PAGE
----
Central Europe’s Strained Strongman Sensibilities

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By: admin

Central Europe stock markets were unsettled through May, amid a raft of popular protests and backlash against insider dealings and economic policies designed to keep compromised leaders and ruling parties in power. The big three Czech Republic, Hungary and Poland MSCI components were flat to negative, with the first again a regional growth laggard at 2.5% as thousands poured into the streets in anti-Babis demands for his prosecution and resignation over business-political conflict including on EU contracts. Exports dipped 6.5% in Q1 on weak German demand, while wage pressure keeps inflation above target for the central bank’s tightening bias. Brussels has not yet condemned Prague for democratic institution manipulation as in Budapest and Warsaw, where regime allies did well in recent European elections on anti-immigrant expansionary spending platforms. Hungary’s 2020 budget is more restrictive, with a proposed 1% of GDP deficit as cohesion funds run out, but the government retains the option to loosen the purse strings while monetary policy is also slack. Domestic pump-priming is vital to preserving Prime Minister Orban’s support and to counter slumping auto sales as US tariffs go into effect. Poland is the growth champion at 6% in the last quarter on a double-digit capex bump with EU projects, on top of the 2% of GDP stimulus unveiled by Law and Justice officials heading into national elections. It took almost half the vote in the May European contest, with consumer confidence buoyed by strong retail buying. Higher inflation near 2.5% is the tradeoff, with rate hikes likely off the table until polls are completed.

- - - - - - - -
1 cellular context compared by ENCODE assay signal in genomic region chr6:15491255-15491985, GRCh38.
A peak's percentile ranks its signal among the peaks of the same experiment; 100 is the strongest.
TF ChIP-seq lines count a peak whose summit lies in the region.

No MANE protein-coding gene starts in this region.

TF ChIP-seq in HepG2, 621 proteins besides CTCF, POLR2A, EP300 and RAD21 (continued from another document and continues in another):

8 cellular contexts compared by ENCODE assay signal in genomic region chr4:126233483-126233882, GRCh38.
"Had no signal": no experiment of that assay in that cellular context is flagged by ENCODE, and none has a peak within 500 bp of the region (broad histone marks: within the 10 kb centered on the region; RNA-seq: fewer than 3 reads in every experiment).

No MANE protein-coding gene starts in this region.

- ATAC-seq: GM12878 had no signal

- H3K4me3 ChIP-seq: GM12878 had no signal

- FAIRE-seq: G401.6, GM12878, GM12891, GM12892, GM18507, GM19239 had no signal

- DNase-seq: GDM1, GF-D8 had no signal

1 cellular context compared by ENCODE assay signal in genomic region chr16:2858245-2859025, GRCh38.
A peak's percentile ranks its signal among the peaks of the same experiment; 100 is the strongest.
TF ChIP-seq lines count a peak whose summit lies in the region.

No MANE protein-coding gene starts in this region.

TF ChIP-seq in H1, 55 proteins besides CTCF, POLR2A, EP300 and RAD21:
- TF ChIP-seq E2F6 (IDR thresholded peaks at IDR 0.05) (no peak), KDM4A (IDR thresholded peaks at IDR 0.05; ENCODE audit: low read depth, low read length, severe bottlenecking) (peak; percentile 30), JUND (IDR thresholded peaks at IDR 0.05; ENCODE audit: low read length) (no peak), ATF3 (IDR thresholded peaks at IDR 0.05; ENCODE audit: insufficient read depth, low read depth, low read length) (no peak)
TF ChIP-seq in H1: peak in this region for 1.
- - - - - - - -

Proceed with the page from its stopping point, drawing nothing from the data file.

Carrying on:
In the frontier mix Bulgaria and Romania were at opposite ends with a respective 5% loss and 9% gain. The former’s net exports suffered from Turkey’s crisis, but household demand drove 3.5% growth. It is on track to enter the exchange rate mechanism’s initial stage this summer on the way to full medium-term euro adoption replacing the currency board. The timetable could be complicated by low income and anti-corruption status, as banks undergo a comprehensive asset quality review. Romania’s growth and inflation are both 4%, as the socialists leading the coalition got only half the previous result in European elections on sleaze outcry landing a former president in jail. Voters approved a non-binding referendum on court system overhaul to punish malfeasance, after a prosecutor was attacked for charging senior officials. Another election may be called for early next year, and could further swell the fiscal deficit toward 5% after promised pension hikes with no IMF program in place. The burden may fall on the central bank to tighten with the currency now a rare overweight recommendation in the area. In the Balkans, Croatia and Serbia have drawn positive notice with expected sovereign ratings upgrades, after S&P restored the former’s investment-grade in March. It is no longer in Brussels’ excess deficit procedure, with improved state company earnings balancing the budget. Formal euro accession negotiations should begin in the coming months, before another election cycle. Serbia’s structural reform record and fiscal rule setting were praised under the IMF’s policy support instrument, as President Vucic remains under pressure to purge political allies accused of wrongdoing while he treads a fine diplomatic line on Kosovo relations as a related tripwire.

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